Epicardial Fat Thickness and its Association as a Risk Factor for Coronary Artery Disease ()
Cite this paper
Coronary Artery Disease (CAD) is a complex chronic inflammatory disease characterized by remodeling and narrowing of coronary arteries supplying the heart most commonly due to atherosclerotic changes  . It has a complex and multifactorial etiopathogenesis with an unpredictable natural course of disease. Globally, the incidence and mortality due to CAD has assumed epidemic proportions. In India over the past few years, there has been a shift in disease trend with increasing burden of non communicable diseases with CAD being the forerunner  .
Epicardial fat thickness (EFT) is a promising novel marker for assessing risk and progression of CAD. It is the true visceral depot of heart with close proximity to the myocardium and shares the same microcirculation  . Epicardial fat has shown to produce adipokines and other proinflammatory cytokines, which plays an important role in accelerated atherosclerosis and subsequent CAD  -  . It has also shown to have association with established risk factors of CAD such as diabetes, dyslipidemia, hypertension and smoking      . Although epicardial fat is a marker of visceral adiposity, there is evidence of its relation with increased subcutaneous adipose tissue & body mass index  .
The aim of the present study was to assess the association of epicardial fat thickness with occurrence and severity of CAD and also its relation with other conventional risk factors.
2. Materials and Methods
2.1. Study Design
The study was an observational cross sectional study conducted at SCB Medical College, Cuttack over a period of one year. 100 patients were enrolled in the study all of whom were angiographically proven cases of coronary artery disease. For comparative analysis 50 healthy subjects were taken who did not have any conventional CAD risk factors. Both the groups were matched for age and sex. Written consent was obtained from every subject enrolled in the study.
2.2. Inclusion Criteria
Confirmed cases of coronary artery disease proven by coronary angiogram were taken as cases whereas controls were healthy individuals.
2.3. Exclusion Criteria
All cases of previously diagnosed CAD who underwent CABG or PCI, Valvular Heart Disease, Cardiomyopathies, COPD, Chronic kidney and chronic liver disease, pericardial or pleural effusion and poor echo window patients were excluded from the study.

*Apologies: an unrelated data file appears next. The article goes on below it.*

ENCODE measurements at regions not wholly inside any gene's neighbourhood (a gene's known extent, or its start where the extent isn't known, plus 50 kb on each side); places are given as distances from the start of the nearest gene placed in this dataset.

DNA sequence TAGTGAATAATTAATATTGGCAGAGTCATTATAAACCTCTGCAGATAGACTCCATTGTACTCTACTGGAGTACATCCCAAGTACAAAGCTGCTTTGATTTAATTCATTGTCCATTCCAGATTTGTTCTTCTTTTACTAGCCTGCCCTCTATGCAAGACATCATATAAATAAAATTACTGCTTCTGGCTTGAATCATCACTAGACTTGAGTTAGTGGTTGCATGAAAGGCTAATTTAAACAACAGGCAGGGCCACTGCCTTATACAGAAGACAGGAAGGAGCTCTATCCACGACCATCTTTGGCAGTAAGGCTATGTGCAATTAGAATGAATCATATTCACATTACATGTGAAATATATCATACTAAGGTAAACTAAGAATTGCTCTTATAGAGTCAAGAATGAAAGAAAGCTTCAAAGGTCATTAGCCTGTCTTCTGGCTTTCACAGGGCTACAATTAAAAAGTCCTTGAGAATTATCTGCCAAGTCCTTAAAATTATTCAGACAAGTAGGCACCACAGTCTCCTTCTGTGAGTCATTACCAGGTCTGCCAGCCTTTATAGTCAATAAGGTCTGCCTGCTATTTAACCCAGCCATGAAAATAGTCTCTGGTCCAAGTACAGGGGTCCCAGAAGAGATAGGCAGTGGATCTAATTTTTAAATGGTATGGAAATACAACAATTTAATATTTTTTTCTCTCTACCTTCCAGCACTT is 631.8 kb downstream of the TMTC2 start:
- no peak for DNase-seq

Body Mass Index was calculated using Quetelet’s Index. Subjects were grouped as normal (BMI ≤ 24.99), pre obese (BMI 25 - 29.99) and obese (BMI ≥ 30). Hypertension was defined as per the criteria of American College of Cardiology (Normal: < 120/80, Elevated: 120 - 129/ < 80, Stage 1: 130 - 139/80 - 89, Stage 2: > 140/90)  . Diabetes Mellitus was defined as per the criteria of American Diabetes Association  . Hyperlipidemia was defined as total cholesterol ≥ 220 mg/dl or triglycerides ≥ 150 mg/dl  .
Two-Dimensional Echocardiography was done for assessment of regional wall motion abnormality as well as epicardial fat thickness. Epicardial fat thickness was measured on the free wall of right ventricle during end systole as there is compression of epicardial fat during diastole (Figure 1). Standard parasternal long and short axis views were used   . Average of 3 readings were taken and used for data analysis.
Coronary Angiography was performed and patients with occlusion were included in the study. Judkin’ technique was used via femoral or radial artery approach. Gensini Scoring System was used for quantitative assessment of severity of CAD  .
2.5. Statistical Analysis
All data were collected, tabulated, and statistically analyzed using SPSS for Windows (version 21.0; SPSS Inc., Chicago, Illinois, USA).Continuous variables were expressed in Means ± SD. Continuous data which was skewed was expressed in Median values and interquartile range. For comparison between continuous variables, Student t Test (Independent Samples t Test) was used when variables were two in no. and One Way ANOVA was used when 3 or more variables were taken. For comparison between two categorical variables Chi Square Test was used. For comparison between skewed data Non Parametric test (Mann Whitney Test & Independent Sample Kruskal Wallis Test) was used. To establish correlation between variables Pearson’s Correlation was used when data was normally distributed and Spearman’s Correlation was used when data was skewed. P value ≤ 0.05 was considered statistically significant, and a 95% confidence interval was used.
3.1. Demographic Profile
The mean age of cases was 55.99 yrs and that of controls was 52.70 yrs (Table 1). Out of the 100 cases 70 were males and 30 females whereas among 50 controls 34 were males and 16 females. BMI of cases and controls was 26.56 and 24.41 respectively (Table 1). Various risk factors, ECG changes and ECHO findings were observed in cases.